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Thursday, December 14, 2017

The Hidden Life of a Toad, by Doug Wechsler. Charlesbridge, Random House. 2017. $21.99 ages 6 and up

"Day 20

Tiny tadpoles school
at the edge of the pond.

The water is warm here,
and too shallow for big,
hungry fish.

Tadpoles grow fast in
warm water."

This is exactly the type of book I was looking for when I was teaching science in the early years. It is a book filled with information. It is a day-by-day careful account of the development of the American Toad. Its excellent, full-color photographs are clear and captivating. Every question that might be asked is clearly answered in a format sure to keep readers engaged from start to finish. Even those not particularly interested in the life cycle of a toad will find themselves intrigued by its unwavering design and minimal text.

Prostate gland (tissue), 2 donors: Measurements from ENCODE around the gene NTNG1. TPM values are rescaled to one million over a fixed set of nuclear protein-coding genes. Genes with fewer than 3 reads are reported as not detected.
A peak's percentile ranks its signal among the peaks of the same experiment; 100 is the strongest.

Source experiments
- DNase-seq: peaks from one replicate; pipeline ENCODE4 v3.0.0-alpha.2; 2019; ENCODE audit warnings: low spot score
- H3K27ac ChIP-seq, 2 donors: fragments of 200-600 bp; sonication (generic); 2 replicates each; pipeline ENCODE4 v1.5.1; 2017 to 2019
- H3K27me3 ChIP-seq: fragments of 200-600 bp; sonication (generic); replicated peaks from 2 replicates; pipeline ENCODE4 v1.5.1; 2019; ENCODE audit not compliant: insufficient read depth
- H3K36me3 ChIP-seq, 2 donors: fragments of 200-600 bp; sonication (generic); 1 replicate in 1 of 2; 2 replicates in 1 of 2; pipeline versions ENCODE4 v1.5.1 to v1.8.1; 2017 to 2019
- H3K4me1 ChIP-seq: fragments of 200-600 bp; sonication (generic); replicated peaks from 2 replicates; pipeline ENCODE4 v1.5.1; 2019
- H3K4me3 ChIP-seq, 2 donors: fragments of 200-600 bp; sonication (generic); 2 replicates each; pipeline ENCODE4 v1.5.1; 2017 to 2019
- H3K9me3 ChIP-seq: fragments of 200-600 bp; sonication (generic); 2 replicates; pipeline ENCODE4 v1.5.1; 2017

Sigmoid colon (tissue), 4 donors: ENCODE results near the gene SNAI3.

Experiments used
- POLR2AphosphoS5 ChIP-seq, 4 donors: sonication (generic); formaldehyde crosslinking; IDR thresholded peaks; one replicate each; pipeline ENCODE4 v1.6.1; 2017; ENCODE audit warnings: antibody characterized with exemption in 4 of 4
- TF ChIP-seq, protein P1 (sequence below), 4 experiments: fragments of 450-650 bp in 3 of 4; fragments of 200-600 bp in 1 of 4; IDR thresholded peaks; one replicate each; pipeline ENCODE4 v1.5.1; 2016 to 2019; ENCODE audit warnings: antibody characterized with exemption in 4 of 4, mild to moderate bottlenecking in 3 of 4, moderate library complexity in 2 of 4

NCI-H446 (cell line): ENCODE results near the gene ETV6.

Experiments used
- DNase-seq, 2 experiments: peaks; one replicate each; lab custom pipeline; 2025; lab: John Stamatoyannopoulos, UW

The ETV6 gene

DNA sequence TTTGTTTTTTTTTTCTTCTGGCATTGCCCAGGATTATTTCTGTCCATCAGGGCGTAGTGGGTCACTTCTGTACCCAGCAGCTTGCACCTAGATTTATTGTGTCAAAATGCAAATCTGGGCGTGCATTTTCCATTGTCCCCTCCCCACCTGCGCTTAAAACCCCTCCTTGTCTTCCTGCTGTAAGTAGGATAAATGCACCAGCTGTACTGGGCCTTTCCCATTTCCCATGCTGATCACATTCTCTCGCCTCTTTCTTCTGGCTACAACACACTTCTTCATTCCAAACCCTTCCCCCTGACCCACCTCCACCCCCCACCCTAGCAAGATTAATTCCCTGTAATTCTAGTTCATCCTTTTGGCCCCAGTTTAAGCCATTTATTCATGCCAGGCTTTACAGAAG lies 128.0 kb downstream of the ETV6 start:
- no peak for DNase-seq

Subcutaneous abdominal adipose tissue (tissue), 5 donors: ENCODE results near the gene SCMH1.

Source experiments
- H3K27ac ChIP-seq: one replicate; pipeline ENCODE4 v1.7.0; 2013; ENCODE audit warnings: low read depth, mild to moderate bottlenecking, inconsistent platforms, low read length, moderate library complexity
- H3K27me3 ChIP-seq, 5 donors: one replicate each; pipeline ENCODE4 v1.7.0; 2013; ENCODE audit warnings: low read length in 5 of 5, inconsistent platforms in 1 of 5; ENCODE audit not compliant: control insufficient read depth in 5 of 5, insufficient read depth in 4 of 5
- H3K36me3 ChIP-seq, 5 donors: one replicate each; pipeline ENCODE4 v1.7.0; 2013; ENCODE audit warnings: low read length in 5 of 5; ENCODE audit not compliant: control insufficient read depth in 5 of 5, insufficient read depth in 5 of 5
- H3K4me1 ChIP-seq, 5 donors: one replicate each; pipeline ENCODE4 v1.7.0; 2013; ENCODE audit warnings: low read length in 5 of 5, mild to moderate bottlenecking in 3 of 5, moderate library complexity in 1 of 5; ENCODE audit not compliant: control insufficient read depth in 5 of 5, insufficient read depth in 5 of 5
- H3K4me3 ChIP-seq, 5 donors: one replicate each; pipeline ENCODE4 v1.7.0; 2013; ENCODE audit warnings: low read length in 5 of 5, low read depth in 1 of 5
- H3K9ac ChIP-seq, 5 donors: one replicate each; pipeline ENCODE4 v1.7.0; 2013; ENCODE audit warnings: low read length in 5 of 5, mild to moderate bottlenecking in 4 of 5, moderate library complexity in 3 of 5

Each double page spread uses three quarters of its space for the photo. Facing that is text that recounts one day out of 1099 in the life of this particular female. It is a perfect model to use as a mentor text for the presentation of information learned. Science fair project coming up? Kids would do well using this book as a model for gathering data on an appealing subject, or for showing them how to assess and use what they are learning about a chosen interest. It is so important for young scientists to see the positive value that comes from careful observation. The more we know about a subject the more likely we are to care about protecting all creatures.

After all that, Mr. Wechsler uses that same conversational voice for his back matter. A glossary provides pronunciation and direct explanations for the most important words from his text. He explains the difference between frogs and toads, followed by a page of toad facts and another for helping to save toads. He also shares with his readers how he managed to capture his astounding photos.

""Getting wet was part of the job. Toads move in wet weather.
They also pee on you when you pick them up."


"Best of all, the toads are too busy calling, grabbing each other,
and laying eggs to notice my flashlight beam. It's a wonderful
way to enter their hidden world."

Further, there is a list of books to read, and websites to check.

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